The inexplicable ugliness – this particularly foul presence of evil – is handled with enough distance, enough elegance to make the film almost beautiful, regardless of the truly awful nature of the footage. And Rugna never lets up. Each passing minute is more difficult than the last, to the very last, which is an absolute knife to the heart.

In case Rugna’s 2017 treasure Terrified didn’t solidify his place among the greats working in the genre today, When Evil Lurks demands that recognition.

Still Preoccupied


by Hope Madden

If found footage, horror anthologies and 80s nostalgia are your thing, V/H/S/85 is speaking your language. The sixth episode in the series straps on those heavy camcorders and uploads that security cam footage to remind us of all the horrors of the Reagan era.

Highlights include David Bruckner’s wraparound story, “Total Copy.” An alum of the 2012 original V/H/S and successful filmmaker behind The Ritual and the recent Hellraiser,  Bruckner has a tricky assignment. The wraparound has to serve as an anchor for the balance of the short films while standing on its own. Bruckner’s tale delivers a VHS tape of security footage that’s been copied over with commercials, exercise videos, and other horrors. But the main story it tells, of an entity in lockdown being studied by researchers, is chilling, sometimes funny, and eventually pretty bloody.

Not to be outdone, Mike P. Nelson contributes two short films with one clever twist. The first, “No Wake” follows a group of campers who head out onto a lake despite posted signage forbidding it. And though things go predicably wrong for them, the actual execution (both by the director and of the characters) delivers genuine surprises, as does the twist in Nelson’s second outing, “Ambrosia” about a fundamentally bent family tradition.

“TKNOGD” (technogod), from Natasha Kermani (Lucky), is the most daring of the set, although it nearly outstays its welcome before hitting its stride. A performance artist laments the blossoming obsession with tech. The plausibility of the audience reaction is almost as much fun as the gory finale of her show.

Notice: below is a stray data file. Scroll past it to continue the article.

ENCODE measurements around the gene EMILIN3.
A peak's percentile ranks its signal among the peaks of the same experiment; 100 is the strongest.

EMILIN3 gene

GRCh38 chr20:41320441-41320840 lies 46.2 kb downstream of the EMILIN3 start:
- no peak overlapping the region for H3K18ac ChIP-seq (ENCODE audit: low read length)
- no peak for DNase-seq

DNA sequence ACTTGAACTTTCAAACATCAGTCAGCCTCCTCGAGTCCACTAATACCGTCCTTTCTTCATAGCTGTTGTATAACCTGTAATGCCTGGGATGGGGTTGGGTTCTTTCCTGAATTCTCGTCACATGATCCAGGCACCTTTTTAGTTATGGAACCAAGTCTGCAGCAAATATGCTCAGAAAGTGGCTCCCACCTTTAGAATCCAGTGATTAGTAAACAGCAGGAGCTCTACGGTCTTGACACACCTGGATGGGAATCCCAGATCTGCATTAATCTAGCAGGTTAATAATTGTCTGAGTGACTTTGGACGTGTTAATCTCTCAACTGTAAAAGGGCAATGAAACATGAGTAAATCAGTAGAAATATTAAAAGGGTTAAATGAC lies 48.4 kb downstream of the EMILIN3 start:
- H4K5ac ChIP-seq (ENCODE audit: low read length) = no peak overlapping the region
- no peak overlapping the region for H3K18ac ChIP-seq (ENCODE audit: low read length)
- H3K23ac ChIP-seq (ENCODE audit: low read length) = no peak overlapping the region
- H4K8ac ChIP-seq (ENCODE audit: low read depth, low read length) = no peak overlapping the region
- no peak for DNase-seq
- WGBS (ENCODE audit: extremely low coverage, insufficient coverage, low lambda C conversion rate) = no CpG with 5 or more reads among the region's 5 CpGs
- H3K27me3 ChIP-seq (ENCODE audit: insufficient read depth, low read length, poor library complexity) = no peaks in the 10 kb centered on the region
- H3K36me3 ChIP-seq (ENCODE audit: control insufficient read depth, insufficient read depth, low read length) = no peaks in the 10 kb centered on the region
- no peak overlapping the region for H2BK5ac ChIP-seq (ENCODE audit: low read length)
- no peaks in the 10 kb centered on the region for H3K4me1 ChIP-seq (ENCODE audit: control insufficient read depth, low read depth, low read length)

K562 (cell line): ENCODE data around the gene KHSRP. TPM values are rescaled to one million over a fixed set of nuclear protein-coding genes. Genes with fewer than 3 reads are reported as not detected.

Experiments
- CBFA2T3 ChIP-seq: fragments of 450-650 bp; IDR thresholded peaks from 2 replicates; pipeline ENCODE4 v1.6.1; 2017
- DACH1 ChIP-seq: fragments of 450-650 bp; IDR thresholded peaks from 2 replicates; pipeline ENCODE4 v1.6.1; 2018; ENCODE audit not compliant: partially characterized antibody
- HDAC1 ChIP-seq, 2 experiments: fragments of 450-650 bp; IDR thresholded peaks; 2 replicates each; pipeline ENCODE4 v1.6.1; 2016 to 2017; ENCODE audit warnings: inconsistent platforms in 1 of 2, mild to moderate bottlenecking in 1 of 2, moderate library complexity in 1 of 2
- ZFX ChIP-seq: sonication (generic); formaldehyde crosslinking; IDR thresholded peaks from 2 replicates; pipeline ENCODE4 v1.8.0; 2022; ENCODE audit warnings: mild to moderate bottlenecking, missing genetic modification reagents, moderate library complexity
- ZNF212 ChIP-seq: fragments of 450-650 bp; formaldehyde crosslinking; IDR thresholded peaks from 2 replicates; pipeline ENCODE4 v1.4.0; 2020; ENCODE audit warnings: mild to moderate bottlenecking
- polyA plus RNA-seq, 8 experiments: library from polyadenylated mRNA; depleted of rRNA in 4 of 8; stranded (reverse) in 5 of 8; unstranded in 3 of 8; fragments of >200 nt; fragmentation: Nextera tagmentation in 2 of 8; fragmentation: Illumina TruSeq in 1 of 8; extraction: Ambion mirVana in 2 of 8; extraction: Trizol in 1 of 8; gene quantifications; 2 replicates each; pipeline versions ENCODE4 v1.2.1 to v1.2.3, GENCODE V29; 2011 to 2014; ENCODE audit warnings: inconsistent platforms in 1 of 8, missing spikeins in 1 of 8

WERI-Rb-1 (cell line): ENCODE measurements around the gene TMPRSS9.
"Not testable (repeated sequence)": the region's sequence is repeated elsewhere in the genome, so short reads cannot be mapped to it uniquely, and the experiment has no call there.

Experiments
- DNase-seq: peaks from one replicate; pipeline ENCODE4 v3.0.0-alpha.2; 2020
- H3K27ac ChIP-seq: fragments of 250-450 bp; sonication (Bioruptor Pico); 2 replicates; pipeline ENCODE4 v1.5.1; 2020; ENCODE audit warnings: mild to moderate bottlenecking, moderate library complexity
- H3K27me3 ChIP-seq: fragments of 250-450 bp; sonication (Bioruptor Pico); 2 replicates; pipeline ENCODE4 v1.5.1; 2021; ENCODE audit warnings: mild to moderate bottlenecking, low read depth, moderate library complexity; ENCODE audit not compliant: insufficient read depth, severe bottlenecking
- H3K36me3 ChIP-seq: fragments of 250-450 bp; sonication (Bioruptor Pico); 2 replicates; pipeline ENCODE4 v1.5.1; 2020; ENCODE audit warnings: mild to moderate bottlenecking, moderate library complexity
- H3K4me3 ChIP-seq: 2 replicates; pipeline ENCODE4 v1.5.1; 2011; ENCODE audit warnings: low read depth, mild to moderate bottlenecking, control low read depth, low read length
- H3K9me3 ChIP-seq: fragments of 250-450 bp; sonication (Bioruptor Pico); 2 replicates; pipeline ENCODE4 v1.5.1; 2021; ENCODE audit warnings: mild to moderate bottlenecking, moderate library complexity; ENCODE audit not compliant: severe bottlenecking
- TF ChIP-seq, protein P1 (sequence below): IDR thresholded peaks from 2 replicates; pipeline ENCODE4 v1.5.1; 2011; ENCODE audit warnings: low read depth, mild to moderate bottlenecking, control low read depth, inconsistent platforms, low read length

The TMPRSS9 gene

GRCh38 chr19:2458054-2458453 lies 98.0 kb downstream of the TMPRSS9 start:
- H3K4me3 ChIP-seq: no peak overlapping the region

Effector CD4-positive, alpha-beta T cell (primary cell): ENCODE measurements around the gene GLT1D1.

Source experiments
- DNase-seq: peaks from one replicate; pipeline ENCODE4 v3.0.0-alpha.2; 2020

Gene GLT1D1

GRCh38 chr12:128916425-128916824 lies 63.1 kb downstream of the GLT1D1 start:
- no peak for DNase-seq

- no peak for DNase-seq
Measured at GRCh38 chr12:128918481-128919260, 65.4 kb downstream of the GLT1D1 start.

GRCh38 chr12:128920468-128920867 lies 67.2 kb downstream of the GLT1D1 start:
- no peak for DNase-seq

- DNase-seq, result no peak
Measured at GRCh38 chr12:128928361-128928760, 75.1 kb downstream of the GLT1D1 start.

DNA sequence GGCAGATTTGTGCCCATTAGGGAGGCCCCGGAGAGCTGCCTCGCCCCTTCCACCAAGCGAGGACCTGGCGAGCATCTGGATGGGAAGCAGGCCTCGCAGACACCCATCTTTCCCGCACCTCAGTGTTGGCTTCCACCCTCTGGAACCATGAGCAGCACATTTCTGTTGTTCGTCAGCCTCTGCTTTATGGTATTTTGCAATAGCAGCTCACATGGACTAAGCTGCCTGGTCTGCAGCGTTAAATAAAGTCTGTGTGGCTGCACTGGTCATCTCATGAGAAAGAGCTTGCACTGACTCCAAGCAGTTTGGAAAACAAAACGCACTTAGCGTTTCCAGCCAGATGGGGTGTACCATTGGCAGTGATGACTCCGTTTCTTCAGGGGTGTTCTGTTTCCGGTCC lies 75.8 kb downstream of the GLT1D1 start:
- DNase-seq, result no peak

Gigi Saul Guerrero (Satanic Hispanics, Bingo Hell) contributes a news piece gone wrong during Mexico City’s 1985 earthquake. What’s most effective is her use of the set to increase claustrophobia to high levels before bursting that tension with the bloody finale.

Scott Derrikson’s (Sinister, The Black Phone) “Dreamkill” is the most effective and imaginative of the set, plus there’s a Goth kid! Now that’s a reason to love the 80s! A police detective keeps receiving VHS tapes in the mail of murders that have not yet been committed. From the grim crime scenes to the plot twists to the almost funhouse architecture of the final acts of carnage, “Dreamkill” never lets go.

This is the strongest set of shorts in a V/H/S installment in a while. It’s fun, gory, creepy and bite sized – ideal for the season.

Soul Power

The Exorcist: Believer

by Hope Madden and George Wolf

There have been more Exorcist movies than you might realize and almost all of them are good. One is great. One is a masterpiece.

Is it really fair to hold any of them up against the mastery of William Friedkin’s 1973 original? Well, The Exorcist: Believer flies the titular flag, and brings back Ellen Burstyn to reprise her role as Chris MacNeil, so the film isn’t exactly staying away from it. And with two more Exorcist films on the way, director and co-writer David Gordon Green is nothing if not ambitious.

Green has been here before, recently bringing Michael Myers roaring back to life with his Halloween trilogy. That project came out of the gate with strength and promise, which only made the final two installments that much more disappointing.

This opening statement brings cause for both optimism and worry.

Green’s multiple nods to Friedkin’s original start from Believer‘s opening frame, as Victor Fleming (Leslie Odom, Jr.) and his pregnant wife are traveling in Haiti. Tragedy strikes, and we move ahead thirteen years, with Victor raising Angela (Lidya Jewett from Hidden Figures and TV’s Good Girls) as a single father in Georgia.

Angela and her friend Katherine (Olivia O’Neill, in her debut) go missing after a walk in the woods, showing up three days later as very different people. Katherine’s parents (Jennifer Nettles and Norbert Leo Butz) are true Bible thumpers, and their contrast with Victor’s skepticism becomes an important thread that Green will pull to the end.

The girls’ shocking and blasphemous behavior leads Victor’s neighbor (Ann Dowd) to suggest contacting MacNeil, now a best-selling author who has devoted the last 50 years to understanding what happened to her daughter, Regan.

Odom, Jr. delivers a complex but never showy performance that anchors all the fantastical that orbits him. And it’s great to see the Oscar-winning Burstyn back in this role, but her rushed introduction here reminds you of what an effectively slow burn the original employed. Maybe today that’s a harder sell. But as good as all these performances are, you are just not as deeply invested once the fight for two souls begins.

Green does show a good feel for the callbacks, never going overboard and holding your attention with a consistently creepy mood. The girls’ makeup, demonic voices and atrocities combine for a series of solidly unnerving sequences. Nothing may come close to the shocks from the original, but really, what could? You’re not going to put another child actor through what Linda Blair endured.